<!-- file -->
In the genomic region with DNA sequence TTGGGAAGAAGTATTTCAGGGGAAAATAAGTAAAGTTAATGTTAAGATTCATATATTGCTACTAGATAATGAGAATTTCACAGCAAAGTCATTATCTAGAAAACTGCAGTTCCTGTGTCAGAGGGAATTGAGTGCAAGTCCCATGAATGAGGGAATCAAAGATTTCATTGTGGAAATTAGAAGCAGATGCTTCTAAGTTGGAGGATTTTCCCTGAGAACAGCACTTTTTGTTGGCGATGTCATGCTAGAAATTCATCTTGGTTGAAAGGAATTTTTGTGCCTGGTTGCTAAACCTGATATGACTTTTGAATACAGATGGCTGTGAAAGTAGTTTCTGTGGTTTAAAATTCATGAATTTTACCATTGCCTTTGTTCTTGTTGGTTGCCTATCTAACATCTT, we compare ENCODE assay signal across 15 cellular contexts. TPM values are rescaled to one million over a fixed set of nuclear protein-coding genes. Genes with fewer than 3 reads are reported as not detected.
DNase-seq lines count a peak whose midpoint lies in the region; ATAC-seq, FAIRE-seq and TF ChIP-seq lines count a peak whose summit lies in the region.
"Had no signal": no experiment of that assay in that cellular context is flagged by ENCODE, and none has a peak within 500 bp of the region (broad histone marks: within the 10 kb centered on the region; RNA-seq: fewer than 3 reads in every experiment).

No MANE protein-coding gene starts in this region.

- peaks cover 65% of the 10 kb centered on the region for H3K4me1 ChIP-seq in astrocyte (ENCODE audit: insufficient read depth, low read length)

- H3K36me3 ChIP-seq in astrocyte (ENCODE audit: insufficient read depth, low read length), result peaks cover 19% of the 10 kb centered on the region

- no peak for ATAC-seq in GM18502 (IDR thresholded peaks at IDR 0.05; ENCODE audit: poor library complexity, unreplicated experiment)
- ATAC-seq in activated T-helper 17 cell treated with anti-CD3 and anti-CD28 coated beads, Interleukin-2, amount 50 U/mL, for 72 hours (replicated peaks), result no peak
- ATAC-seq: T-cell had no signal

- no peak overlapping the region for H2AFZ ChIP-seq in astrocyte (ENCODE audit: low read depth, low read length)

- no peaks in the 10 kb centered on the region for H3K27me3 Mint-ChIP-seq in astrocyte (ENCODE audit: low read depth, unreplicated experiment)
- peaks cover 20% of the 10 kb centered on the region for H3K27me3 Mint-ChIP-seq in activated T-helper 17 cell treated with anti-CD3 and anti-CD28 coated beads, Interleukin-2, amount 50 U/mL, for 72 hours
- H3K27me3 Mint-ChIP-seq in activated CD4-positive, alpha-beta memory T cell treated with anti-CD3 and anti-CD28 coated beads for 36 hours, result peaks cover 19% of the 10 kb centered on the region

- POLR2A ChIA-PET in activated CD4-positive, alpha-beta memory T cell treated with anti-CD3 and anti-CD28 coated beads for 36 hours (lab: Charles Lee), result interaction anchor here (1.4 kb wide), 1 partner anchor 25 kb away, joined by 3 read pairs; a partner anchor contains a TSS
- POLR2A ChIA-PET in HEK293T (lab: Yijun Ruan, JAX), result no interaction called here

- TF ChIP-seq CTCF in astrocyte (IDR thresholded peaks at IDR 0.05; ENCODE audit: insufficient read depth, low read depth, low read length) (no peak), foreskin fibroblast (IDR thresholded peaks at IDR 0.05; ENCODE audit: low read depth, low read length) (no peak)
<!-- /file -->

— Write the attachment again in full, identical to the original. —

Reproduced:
In the genomic region with DNA sequence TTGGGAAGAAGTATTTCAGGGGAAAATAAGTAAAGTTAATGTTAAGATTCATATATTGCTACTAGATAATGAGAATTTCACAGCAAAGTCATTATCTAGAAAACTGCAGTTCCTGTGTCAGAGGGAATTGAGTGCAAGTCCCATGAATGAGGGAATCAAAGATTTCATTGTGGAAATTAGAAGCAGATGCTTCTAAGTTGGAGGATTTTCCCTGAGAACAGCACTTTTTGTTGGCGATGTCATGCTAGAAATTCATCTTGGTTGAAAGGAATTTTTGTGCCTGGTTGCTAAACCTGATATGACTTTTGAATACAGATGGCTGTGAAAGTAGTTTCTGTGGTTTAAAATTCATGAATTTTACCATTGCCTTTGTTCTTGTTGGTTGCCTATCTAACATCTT, we compare ENCODE assay signal across 15 cellular contexts. TPM values are rescaled to one million over a fixed set of nuclear protein-coding genes. Genes with fewer than 3 reads are reported as not detected.
DNase-seq lines count a peak whose midpoint lies in the region; ATAC-seq, FAIRE-seq and TF ChIP-seq lines count a peak whose summit lies in the region.
"Had no signal": no experiment of that assay in that cellular context is flagged by ENCODE, and none has a peak within 500 bp of the region (broad histone marks: within the 10 kb centered on the region; RNA-seq: fewer than 3 reads in every experiment).

No MANE protein-coding gene starts in this region.

- peaks cover 65% of the 10 kb centered on the region for H3K4me1 ChIP-seq in astrocyte (ENCODE audit: insufficient read depth, low read length)

- H3K36me3 ChIP-seq in astrocyte (ENCODE audit: insufficient read depth, low read length), result peaks cover 19% of the 10 kb centered on the region

- no peak for ATAC-seq in GM18502 (IDR thresholded peaks at IDR 0.05; ENCODE audit: poor library complexity, unreplicated experiment)
- ATAC-seq in activated T-helper 17 cell treated with anti-CD3 and anti-CD28 coated beads, Interleukin-2, amount 50 U/mL, for 72 hours (replicated peaks), result no peak
- ATAC-seq: T-cell had no signal

- no peak overlapping the region for H2AFZ ChIP-seq in astrocyte (ENCODE audit: low read depth, low read length)

- no peaks in the 10 kb centered on the region for H3K27me3 Mint-ChIP-seq in astrocyte (ENCODE audit: low read depth, unreplicated experiment)
- peaks cover 20% of the 10 kb centered on the region for H3K27me3 Mint-ChIP-seq in activated T-helper 17 cell treated with anti-CD3 and anti-CD28 coated beads, Interleukin-2, amount 50 U/mL, for 72 hours
- H3K27me3 Mint-ChIP-seq in activated CD4-positive, alpha-beta memory T cell treated with anti-CD3 and anti-CD28 coated beads for 36 hours, result peaks cover 19% of the 10 kb centered on the region

- POLR2A ChIA-PET in activated CD4-positive, alpha-beta memory T cell treated with anti-CD3 and anti-CD28 coated beads for 36 hours (lab: Charles Lee), result interaction anchor here (1.4 kb wide), 1 partner anchor 25 kb away, joined by 3 read pairs; a partner anchor contains a TSS
- POLR2A ChIA-PET in HEK293T (lab: Yijun Ruan, JAX), result no interaction called here

- TF ChIP-seq CTCF in astrocyte (IDR thresholded peaks at IDR 0.05; ENCODE audit: insufficient read depth, low read depth, low read length) (no peak), foreskin fibroblast (IDR thresholded peaks at IDR 0.05; ENCODE audit: low read depth, low read length) (no peak)